Don’t think that I’m suggesting that everyone has the time, energy, and passion fueling these efforts. I totally get that I’m particularly stubborn in stuff like this and when I see a lack of care for vulnerable people, it sends me into the stratosphere. I also work my family connections (that’s the chairman of the board) and regularly network with people in places of authority (several of the parents at my kiddos’ school are doctors and other clinical staff in various positions).


What I want every single person reading this post to consider — we patients are consumers! Whether you see the doctor once a year (like I used to) or are immersed in the health care system like those of us who are forever patients, your voice counts to the people making decisions. Getting bad “press” is a big concern and social media is pretty freaking powerful.

Here’s what every single patient can do to ensure that your voice is heard:

  1. Fill out surveys. My cancer center does a few surveys for the entire center and they usually get less than 100 responses. Out of thousands of patients, less than 100. The administration makes decisions based on those few responses. CRAZY!! I also get a link for a survey after every single appointment and I make a point to fill them all out. The people who are looking for data, look at this information.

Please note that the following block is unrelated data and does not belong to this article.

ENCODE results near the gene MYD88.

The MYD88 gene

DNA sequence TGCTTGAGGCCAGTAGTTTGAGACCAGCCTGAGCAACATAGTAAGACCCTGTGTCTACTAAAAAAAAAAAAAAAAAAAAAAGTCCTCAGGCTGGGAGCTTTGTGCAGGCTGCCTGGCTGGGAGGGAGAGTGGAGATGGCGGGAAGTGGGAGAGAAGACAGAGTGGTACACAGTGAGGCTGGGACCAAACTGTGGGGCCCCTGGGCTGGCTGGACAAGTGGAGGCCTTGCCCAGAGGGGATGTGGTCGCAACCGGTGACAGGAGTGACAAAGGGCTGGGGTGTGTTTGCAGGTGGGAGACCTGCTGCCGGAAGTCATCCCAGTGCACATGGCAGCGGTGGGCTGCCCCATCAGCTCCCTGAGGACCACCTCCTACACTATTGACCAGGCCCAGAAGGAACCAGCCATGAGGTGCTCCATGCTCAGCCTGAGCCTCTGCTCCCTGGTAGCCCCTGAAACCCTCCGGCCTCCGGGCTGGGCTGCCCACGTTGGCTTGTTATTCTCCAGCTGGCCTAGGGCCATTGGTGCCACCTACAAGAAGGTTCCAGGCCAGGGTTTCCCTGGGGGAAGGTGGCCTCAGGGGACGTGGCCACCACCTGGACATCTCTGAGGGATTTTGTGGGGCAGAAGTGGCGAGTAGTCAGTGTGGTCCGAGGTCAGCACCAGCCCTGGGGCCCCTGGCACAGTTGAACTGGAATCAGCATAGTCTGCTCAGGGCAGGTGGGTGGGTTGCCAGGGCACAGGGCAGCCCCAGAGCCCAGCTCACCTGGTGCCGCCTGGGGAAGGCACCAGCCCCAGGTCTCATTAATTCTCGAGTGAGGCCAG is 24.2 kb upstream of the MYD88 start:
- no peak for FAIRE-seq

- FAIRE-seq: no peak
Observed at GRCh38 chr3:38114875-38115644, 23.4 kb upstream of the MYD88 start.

2. Comment Cards. At nearly every desk, there is a survey available. If you have good service, not great service, terrible service, no service — TELL THEM!! Those comment cards are read and compiled and administrators don’t know what they don’t know.
  3. If someone does a good job, tell a supervisor! So many amazing people toil away every day and the people who usually comment are the ones who are mad, so remember to give kudos where warranted.
  4. Remain calm. Even when we have a legitimate complaint, if you yell or curse or make personally disparaging statements, no one can hear the facts. Yes, I know I have an advantage here — I’m able to apply my cross examining skills and reduce most people to a puddle of tears without raising my voice or ever using objectionable words. This is a skill I’ve spent decades perfecting and I don’t expect others to have the same ability. It is important to remain calm, though, so your concerns are heard clearly.
  5. Ask for names and extensions. In order for administrators to be able to trace what has happened and how to address it, they need details. Keeping dates, times, names, and how to follow up with that person is key for this.